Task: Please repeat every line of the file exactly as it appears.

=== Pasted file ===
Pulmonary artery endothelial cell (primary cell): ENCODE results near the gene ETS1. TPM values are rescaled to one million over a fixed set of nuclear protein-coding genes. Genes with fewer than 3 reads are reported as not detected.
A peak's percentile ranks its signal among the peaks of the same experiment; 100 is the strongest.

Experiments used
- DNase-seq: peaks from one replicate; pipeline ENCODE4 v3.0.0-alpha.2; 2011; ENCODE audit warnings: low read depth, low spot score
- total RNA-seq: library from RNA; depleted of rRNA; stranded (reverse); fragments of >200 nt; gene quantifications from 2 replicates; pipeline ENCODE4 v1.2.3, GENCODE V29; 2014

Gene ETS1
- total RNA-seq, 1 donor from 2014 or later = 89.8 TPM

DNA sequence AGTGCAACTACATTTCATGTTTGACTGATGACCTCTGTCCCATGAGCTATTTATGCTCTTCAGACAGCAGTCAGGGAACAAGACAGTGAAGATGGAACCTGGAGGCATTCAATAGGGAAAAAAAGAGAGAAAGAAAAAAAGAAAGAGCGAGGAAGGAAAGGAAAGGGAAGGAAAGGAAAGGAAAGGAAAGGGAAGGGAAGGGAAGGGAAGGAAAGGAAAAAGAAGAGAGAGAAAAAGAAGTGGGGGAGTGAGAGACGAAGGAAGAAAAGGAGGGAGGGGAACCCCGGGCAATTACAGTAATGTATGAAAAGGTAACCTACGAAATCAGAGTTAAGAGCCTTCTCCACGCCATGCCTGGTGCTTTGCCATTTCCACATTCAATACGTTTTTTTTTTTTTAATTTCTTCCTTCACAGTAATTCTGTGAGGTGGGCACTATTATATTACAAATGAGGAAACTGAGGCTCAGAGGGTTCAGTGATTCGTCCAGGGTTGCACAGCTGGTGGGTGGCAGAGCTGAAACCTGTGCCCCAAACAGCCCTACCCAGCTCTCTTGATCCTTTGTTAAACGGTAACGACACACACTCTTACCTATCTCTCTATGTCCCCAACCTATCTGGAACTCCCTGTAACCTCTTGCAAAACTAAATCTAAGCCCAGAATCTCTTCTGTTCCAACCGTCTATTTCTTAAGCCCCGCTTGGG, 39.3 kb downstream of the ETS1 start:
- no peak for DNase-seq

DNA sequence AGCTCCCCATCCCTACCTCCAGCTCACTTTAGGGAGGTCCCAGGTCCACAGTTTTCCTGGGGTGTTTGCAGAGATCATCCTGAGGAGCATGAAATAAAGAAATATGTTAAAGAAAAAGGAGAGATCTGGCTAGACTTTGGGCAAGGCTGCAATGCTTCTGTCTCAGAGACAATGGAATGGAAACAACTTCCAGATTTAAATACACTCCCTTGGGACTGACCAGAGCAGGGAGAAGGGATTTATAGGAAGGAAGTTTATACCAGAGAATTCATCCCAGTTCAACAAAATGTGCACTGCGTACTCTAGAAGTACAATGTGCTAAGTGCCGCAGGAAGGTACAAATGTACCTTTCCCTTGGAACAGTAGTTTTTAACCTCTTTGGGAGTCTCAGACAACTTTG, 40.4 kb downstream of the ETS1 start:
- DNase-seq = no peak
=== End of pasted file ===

Pulmonary artery endothelial cell (primary cell): ENCODE results near the gene ETS1. TPM values are rescaled to one million over a fixed set of nuclear protein-coding genes. Genes with fewer than 3 reads are reported as not detected.
A peak's percentile ranks its signal among the peaks of the same experiment; 100 is the strongest.

Experiments used
- DNase-seq: peaks from one replicate; pipeline ENCODE4 v3.0.0-alpha.2; 2011; ENCODE audit warnings: low read depth, low spot score
- total RNA-seq: library from RNA; depleted of rRNA; stranded (reverse); fragments of >200 nt; gene quantifications from 2 replicates; pipeline ENCODE4 v1.2.3, GENCODE V29; 2014

Gene ETS1
- total RNA-seq, 1 donor from 2014 or later = 89.8 TPM

DNA sequence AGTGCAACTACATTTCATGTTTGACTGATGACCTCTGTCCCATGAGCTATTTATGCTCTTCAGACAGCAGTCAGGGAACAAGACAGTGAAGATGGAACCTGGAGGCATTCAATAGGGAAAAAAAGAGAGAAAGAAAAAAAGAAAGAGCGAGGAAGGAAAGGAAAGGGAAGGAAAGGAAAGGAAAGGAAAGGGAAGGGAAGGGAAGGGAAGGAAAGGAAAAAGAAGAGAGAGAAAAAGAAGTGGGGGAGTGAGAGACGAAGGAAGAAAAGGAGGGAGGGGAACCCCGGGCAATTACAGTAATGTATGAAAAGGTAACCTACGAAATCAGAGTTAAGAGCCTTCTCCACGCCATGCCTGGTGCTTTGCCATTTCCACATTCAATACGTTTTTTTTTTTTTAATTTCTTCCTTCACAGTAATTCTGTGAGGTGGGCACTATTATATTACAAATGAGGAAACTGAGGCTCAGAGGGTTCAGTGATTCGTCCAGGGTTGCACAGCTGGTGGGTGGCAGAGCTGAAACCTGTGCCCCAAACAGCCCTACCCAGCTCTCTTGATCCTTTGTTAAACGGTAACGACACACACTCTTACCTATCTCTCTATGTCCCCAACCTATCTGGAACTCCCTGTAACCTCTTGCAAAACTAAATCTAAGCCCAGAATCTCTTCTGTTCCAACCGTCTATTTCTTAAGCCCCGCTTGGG, 39.3 kb downstream of the ETS1 start:
- no peak for DNase-seq

DNA sequence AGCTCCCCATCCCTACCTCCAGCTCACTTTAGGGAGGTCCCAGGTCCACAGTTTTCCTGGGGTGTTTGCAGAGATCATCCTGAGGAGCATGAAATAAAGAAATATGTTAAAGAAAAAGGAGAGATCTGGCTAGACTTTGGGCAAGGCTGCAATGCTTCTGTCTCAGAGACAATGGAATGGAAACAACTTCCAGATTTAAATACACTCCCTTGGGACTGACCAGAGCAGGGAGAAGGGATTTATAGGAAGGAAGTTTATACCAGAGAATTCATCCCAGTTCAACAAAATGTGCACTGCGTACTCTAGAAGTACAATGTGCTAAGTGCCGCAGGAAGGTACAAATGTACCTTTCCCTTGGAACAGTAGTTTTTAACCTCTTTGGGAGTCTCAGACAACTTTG, 40.4 kb downstream of the ETS1 start:
- DNase-seq = no peak